The Conference Board’s consumer confidence index decreased in November following an improvement in October. The index fell to a reading of 135.7 (1985=100), down from 137.9 in October. Despite the small decline, consumer confidence remains at historically strong levels.
“Consumers’ assessment of current conditions increased slightly, with job growth the main driver of improvement,” said Lynn Franco, senior director of economic indicators at The Conference Board. “Expectations, on the other hand, weakened somewhat in November, primarily due to a less optimistic view of future business conditions and personal income prospects.”
Overall, consumers are still quite confident that economic growth will continue at a solid pace into early 2019, according to Franco. “However, if expectations soften further in the coming months, the pace of growth is likely to begin moderating,” she said.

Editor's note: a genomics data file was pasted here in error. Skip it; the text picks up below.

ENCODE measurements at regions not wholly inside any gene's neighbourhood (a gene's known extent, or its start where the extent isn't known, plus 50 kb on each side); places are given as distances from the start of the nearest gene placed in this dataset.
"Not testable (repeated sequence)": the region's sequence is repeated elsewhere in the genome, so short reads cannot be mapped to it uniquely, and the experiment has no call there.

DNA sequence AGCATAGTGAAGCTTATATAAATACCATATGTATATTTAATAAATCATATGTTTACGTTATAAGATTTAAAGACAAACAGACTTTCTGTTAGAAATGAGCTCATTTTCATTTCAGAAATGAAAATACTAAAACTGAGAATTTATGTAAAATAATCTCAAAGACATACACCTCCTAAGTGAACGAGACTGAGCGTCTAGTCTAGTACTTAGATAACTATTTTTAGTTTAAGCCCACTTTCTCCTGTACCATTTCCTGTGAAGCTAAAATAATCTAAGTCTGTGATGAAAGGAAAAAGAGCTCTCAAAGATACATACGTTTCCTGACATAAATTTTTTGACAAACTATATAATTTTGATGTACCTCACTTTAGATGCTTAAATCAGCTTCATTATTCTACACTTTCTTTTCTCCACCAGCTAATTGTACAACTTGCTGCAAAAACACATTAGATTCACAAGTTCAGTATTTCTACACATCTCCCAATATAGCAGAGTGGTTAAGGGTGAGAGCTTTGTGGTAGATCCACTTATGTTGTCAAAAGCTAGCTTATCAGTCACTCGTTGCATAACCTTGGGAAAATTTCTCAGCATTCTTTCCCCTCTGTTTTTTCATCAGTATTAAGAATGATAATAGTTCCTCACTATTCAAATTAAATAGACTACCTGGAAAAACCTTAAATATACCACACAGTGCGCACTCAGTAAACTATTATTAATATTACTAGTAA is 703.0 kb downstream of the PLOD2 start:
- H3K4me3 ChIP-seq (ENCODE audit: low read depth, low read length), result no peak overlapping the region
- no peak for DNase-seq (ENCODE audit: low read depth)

Consumers’ assessment of the labor market was more favorable; the number of consumers stating that jobs were “plentiful” rose to 46.6% in November from 45.4% in October, while those claiming jobs are “hard to get” fell to 12.2% from 13.4%.
However, consumers’ outlook for the labor market was somewhat mixed. The proportion expecting more jobs in the months ahead edged up to 22.8% in November from 22.3% in October, while those anticipating fewer jobs also increased slightly to 11.1% from 10.6%.